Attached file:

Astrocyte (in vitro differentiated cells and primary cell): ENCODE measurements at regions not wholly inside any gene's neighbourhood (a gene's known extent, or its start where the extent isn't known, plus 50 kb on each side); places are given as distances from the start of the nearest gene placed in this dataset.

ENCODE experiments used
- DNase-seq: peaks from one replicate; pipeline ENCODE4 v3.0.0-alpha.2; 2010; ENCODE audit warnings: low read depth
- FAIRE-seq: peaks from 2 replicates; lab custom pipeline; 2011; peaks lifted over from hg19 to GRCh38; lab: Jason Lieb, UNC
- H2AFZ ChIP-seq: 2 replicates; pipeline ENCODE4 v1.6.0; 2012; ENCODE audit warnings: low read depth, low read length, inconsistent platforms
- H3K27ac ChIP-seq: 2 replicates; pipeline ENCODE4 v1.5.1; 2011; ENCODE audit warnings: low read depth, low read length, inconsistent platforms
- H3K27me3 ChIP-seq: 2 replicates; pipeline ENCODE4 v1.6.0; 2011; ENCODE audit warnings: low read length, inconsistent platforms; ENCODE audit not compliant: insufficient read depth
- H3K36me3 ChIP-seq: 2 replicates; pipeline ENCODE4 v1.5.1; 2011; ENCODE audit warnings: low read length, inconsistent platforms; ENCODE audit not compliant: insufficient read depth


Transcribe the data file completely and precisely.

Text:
Astrocyte (in vitro differentiated cells and primary cell): ENCODE measurements at regions not wholly inside any gene's neighbourhood (a gene's known extent, or its start where the extent isn't known, plus 50 kb on each side); places are given as distances from the start of the nearest gene placed in this dataset.

ENCODE experiments used
- DNase-seq: peaks from one replicate; pipeline ENCODE4 v3.0.0-alpha.2; 2010; ENCODE audit warnings: low read depth
- FAIRE-seq: peaks from 2 replicates; lab custom pipeline; 2011; peaks lifted over from hg19 to GRCh38; lab: Jason Lieb, UNC
- H2AFZ ChIP-seq: 2 replicates; pipeline ENCODE4 v1.6.0; 2012; ENCODE audit warnings: low read depth, low read length, inconsistent platforms
- H3K27ac ChIP-seq: 2 replicates; pipeline ENCODE4 v1.5.1; 2011; ENCODE audit warnings: low read depth, low read length, inconsistent platforms
- H3K27me3 ChIP-seq: 2 replicates; pipeline ENCODE4 v1.6.0; 2011; ENCODE audit warnings: low read length, inconsistent platforms; ENCODE audit not compliant: insufficient read depth
- H3K36me3 ChIP-seq: 2 replicates; pipeline ENCODE4 v1.5.1; 2011; ENCODE audit warnings: low read length, inconsistent platforms; ENCODE audit not compliant: insufficient read depth